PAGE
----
REVIEW: Estranged (2015)

And you thought your family was bizarre!


This review first appeared on fellow CryptTV affiliate site The Slaughtered Bird.

ESTRANGED is a modern Gothic, a disturbing and often outlandish exploration of identity and family dysfunction that’s both highly compelling and deeply claustrophobic.

Synopsis:  January is forced to return home after six years traveling abroad. A near-fatal accident has left her temporarily wheelchair bound and depleted of her long-term memory. She is accompanied by her boyfriend ‘Callum’ whom she met whilst traveling. He was also the driver in the fateful accident. Not only has she forgotten her family, but her childhood as well and is surprised to discover that her home is a stately manor in the middle of the country-side. As January tries to settle in, she finds herself becoming even more estranged from her family, who just want their daughter back. The trouble is, she cannot remember who that daughter was, or why she ran away in the first place. Desperate to discover why she left all those years ago and with Callum’s help, she sets out to find the truth. They soon discover the family is not as loving as they seem to be. Was there a dark reason why she left them in the first place?

The Gothic elements are obvious: We’ve got young woman trapped in a creepy mansion out in the middle of nowhere, oppressed by an intimidating patriarch.  Our protagonist struggles to reconcile her fears with her intellect—a battle that brings her to the brink of insanity.  And there’s a mystery afoot as well; scandalous secrets abound.


The success of any character-driven horror movie hinges on the capability of its cast, and the actors in ESTRANGED excel in every respect.  Amy Mason is perfect as the “hysterical” heroine, January, an extremely demanding and integral role.  A lesser actor could not have conveyed the feelings of confusion and desperation that are so necessary in establishing an emotional connection with the audience.  She never over-emotes and owns every action and piece of dialog she delivers.

Simon Quarterman is brilliant as January’s boyfriend Callum, a character both extremely protective and deeply guilt-ridden.  As January’s brother Thomas, James Lance is unnerving and uncomfortably hilarious (sleazy), a modern dandy often donned in polo shirts and tiny tennis shorts.  Nora-Jane Noone kills it as January’s off kilter sister, Katherine, a woman suffering from a scorching case of sibling jealousy.  Craig Conway plays the estate’s butler Laurence, an intensely conflicted character whose good intentions are stymied by his powerful fears of retribution.  Eileen Nicholas is pitiable as January’s ineffectual and mentally depleted mother, Marylin, while James Cosmo is nothing short of terrifying as the protagonists’ imposing father, Albert.  Director Adam Levins could not have hoped for a more talented or capable cast.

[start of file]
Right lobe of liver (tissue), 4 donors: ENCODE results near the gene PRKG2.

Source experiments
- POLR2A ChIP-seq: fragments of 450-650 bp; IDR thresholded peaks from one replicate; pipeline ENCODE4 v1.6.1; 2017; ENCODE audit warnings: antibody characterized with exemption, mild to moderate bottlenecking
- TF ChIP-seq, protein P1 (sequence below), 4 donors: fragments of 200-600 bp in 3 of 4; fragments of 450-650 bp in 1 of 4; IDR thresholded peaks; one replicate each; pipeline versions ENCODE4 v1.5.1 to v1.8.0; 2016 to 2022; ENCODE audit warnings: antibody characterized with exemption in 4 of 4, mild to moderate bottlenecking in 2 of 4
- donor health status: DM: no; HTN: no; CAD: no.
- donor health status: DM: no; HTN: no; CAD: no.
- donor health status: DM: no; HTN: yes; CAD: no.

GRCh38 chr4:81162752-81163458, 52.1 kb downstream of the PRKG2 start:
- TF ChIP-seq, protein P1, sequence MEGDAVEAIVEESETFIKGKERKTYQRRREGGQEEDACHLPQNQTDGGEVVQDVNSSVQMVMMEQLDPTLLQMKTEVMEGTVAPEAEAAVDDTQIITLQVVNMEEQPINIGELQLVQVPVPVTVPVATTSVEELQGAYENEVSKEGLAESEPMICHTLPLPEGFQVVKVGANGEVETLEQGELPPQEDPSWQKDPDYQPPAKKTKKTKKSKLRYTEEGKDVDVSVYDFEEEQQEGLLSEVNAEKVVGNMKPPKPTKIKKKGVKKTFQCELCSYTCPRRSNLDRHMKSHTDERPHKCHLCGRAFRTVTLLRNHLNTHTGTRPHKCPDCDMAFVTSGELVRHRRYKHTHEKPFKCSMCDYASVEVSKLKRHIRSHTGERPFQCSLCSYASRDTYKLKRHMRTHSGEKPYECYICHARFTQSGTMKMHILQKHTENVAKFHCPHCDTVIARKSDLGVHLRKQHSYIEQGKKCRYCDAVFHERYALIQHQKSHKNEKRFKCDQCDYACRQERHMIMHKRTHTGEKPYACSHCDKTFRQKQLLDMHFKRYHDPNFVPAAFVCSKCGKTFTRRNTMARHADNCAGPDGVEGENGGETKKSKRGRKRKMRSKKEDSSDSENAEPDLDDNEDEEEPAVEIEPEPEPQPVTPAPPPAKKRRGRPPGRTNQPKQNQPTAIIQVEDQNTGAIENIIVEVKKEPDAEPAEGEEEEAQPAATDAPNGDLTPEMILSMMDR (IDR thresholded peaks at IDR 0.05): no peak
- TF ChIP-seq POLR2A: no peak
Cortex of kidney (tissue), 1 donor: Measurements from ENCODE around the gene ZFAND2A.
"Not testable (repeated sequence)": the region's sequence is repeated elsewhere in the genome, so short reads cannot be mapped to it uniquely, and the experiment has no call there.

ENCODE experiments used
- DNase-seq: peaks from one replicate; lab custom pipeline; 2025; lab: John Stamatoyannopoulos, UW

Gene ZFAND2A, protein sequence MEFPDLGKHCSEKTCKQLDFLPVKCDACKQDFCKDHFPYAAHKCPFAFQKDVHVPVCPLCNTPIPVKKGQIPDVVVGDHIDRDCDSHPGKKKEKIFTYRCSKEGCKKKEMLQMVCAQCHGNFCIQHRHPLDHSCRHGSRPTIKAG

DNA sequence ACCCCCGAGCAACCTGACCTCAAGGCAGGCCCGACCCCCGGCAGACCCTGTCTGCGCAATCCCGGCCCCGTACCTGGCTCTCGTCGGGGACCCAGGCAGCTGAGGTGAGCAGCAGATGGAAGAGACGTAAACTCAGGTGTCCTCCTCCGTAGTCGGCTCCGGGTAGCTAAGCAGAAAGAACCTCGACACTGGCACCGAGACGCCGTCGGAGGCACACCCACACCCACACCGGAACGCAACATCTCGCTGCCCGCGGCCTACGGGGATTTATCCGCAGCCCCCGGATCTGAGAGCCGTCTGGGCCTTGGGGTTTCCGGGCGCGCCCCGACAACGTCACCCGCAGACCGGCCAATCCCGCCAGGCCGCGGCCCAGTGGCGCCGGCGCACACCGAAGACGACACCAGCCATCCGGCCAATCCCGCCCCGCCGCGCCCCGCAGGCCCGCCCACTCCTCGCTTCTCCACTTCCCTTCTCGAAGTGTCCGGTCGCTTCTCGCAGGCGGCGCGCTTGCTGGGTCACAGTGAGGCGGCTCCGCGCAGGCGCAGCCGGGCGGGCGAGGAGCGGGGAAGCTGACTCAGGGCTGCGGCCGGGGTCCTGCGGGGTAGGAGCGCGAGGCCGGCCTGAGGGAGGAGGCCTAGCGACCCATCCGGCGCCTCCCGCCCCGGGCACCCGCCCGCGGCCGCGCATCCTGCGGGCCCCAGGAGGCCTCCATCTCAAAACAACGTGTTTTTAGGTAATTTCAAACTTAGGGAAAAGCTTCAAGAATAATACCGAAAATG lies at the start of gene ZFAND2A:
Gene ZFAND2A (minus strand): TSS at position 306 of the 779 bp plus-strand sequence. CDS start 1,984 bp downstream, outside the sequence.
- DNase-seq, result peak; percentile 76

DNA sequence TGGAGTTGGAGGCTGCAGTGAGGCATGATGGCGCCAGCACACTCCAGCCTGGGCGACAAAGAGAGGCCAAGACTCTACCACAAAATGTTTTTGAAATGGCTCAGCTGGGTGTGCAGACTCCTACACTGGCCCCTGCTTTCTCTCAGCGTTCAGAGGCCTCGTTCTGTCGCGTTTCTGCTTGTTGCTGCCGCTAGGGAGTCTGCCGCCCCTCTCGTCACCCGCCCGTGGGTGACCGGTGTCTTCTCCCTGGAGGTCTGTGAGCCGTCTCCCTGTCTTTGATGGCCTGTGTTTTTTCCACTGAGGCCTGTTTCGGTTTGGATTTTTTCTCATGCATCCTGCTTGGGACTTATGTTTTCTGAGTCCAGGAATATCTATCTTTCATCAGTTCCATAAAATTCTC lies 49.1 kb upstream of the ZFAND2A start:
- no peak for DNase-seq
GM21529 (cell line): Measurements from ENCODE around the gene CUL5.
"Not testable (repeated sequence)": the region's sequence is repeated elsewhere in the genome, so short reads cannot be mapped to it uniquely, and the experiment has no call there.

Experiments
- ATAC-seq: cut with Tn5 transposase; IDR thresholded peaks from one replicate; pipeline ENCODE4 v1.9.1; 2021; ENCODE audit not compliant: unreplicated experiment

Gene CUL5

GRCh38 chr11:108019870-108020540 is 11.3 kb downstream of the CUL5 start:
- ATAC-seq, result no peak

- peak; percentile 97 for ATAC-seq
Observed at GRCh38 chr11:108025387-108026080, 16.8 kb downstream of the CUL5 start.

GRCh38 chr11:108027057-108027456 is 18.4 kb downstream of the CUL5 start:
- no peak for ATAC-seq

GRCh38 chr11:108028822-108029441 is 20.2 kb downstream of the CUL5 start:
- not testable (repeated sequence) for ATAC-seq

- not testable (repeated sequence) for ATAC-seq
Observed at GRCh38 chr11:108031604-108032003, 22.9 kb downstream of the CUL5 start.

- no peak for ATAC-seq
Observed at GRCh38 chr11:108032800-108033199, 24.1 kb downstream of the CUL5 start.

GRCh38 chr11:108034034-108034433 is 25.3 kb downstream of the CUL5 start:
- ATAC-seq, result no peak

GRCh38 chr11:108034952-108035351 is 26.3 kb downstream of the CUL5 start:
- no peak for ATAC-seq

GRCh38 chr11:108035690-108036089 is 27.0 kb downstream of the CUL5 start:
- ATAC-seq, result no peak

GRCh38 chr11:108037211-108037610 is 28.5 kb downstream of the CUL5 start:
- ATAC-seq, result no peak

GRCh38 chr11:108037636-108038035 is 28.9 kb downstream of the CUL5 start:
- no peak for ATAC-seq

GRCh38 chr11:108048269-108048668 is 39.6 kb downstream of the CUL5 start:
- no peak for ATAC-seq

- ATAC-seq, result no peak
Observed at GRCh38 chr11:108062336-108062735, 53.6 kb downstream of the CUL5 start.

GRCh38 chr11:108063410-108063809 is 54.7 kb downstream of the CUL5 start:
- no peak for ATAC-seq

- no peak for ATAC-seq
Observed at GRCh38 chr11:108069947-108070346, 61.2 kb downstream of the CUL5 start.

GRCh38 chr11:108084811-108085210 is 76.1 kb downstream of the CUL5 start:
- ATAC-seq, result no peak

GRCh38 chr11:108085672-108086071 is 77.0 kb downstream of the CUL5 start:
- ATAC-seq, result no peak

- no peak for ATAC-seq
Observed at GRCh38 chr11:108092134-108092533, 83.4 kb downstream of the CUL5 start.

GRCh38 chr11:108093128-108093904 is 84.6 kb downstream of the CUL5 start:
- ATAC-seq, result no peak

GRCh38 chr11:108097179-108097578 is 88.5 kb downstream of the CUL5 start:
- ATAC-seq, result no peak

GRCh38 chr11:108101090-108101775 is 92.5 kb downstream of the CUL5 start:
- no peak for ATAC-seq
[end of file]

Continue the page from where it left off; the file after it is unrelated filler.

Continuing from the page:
ESTRANGED also succeeds in creating a much larger story than what plays out on screen; while we get front row seats to a year in the life of January and her dysfunctional family, there’s a story and a mystery that goes back decades, a tale rich with Gothic subtexts.  And as opposed to other recent Gothic offerings like CRIMSON PEAK and THE BOY, ESTRANGED is firmly rooted in genuine human drama and intense emotional horror (as opposed to any supernatural trappings).  Fans of disturbing family dramas will love it.

ESTRANGED debuts on Blu-ray, DVD & Digital HD on February 16 form Well Go USA Entertainment.

Are you planning on checking out ESTRANGED?  Sound off in the Comments section!

Follow me on Twitter @josh_millican for quality horror articles worthy of your attention.



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